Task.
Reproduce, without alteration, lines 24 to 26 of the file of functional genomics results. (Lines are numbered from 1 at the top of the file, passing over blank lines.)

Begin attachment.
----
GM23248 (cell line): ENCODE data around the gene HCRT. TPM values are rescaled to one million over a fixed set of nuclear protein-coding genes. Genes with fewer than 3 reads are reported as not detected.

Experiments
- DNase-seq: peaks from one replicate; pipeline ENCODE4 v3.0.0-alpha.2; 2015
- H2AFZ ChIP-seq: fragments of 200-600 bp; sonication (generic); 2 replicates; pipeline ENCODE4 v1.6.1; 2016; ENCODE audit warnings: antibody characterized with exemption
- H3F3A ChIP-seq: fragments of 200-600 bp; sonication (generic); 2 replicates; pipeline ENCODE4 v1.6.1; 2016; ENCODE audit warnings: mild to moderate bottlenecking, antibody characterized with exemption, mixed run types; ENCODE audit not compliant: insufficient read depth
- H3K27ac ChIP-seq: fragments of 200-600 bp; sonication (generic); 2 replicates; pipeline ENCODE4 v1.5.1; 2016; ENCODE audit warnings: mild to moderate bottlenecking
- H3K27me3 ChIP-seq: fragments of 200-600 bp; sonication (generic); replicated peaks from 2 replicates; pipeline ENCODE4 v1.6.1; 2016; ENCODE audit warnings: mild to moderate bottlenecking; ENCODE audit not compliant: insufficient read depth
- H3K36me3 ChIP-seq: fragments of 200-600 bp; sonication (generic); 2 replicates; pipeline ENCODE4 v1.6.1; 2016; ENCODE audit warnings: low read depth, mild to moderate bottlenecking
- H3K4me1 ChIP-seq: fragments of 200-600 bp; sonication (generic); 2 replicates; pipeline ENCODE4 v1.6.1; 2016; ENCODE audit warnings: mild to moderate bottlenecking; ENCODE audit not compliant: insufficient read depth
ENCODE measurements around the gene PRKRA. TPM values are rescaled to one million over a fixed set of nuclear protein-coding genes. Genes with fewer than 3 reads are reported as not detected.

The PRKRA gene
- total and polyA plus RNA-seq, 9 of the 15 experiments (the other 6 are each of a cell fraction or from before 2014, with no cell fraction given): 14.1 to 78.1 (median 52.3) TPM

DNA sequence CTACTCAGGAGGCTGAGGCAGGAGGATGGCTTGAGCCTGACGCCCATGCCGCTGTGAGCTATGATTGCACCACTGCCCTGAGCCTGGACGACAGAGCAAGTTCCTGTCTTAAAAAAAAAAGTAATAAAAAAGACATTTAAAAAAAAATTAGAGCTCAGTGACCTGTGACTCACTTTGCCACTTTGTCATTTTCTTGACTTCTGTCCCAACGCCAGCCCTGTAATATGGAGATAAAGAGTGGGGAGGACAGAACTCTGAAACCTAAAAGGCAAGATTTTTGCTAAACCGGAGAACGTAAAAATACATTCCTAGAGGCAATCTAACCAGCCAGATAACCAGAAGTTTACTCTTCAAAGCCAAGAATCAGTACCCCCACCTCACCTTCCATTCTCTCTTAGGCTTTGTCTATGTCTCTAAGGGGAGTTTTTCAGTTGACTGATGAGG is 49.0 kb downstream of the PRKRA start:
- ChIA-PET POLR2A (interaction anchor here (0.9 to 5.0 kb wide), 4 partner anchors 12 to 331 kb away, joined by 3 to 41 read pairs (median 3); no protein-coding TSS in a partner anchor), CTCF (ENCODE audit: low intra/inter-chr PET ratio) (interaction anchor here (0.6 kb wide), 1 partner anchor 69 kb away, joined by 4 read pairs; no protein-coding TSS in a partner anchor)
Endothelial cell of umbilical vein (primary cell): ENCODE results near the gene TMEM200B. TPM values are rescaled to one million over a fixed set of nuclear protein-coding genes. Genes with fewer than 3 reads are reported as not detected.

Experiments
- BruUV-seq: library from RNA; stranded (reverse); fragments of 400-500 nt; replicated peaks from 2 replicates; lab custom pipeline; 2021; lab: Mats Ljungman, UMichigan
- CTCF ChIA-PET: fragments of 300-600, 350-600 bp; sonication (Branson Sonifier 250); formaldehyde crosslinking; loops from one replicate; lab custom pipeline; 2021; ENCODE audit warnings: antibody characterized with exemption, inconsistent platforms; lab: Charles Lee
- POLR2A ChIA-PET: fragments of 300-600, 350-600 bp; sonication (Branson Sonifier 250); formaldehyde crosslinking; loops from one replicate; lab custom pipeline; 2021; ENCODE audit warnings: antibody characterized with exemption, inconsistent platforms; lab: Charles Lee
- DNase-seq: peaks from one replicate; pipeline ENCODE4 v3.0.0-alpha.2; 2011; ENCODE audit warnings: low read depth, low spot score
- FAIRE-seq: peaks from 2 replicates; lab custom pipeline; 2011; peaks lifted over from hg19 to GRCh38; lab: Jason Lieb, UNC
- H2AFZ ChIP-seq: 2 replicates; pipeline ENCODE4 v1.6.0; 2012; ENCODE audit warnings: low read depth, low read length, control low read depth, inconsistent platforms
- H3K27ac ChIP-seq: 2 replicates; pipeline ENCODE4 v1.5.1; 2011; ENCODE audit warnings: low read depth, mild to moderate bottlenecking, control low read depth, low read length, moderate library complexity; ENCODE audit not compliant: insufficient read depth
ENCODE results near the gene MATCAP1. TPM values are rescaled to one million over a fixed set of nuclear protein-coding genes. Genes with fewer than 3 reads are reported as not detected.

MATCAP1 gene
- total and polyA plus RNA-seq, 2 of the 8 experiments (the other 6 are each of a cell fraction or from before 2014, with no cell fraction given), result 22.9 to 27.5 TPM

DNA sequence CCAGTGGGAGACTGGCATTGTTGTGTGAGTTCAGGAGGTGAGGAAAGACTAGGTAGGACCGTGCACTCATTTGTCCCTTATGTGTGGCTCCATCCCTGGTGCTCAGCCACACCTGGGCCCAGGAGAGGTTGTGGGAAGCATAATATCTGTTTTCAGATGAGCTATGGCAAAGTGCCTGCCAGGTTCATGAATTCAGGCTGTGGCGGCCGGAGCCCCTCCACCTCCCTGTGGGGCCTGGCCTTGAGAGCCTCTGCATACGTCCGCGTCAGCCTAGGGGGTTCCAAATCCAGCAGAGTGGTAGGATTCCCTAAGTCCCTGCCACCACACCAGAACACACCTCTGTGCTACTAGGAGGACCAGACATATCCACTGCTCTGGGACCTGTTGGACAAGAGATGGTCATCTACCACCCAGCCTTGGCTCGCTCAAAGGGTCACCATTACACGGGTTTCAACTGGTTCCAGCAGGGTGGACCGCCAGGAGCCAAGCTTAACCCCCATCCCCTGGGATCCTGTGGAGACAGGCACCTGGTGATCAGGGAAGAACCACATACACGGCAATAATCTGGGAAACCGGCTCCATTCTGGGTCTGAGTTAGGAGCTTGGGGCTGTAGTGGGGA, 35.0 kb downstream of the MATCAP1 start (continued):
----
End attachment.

ENCODE results near the gene MATCAP1. TPM values are rescaled to one million over a fixed set of nuclear protein-coding genes. Genes with fewer than 3 reads are reported as not detected.

MATCAP1 gene
- total and polyA plus RNA-seq, 2 of the 8 experiments (the other 6 are each of a cell fraction or from before 2014, with no cell fraction given), result 22.9 to 27.5 TPM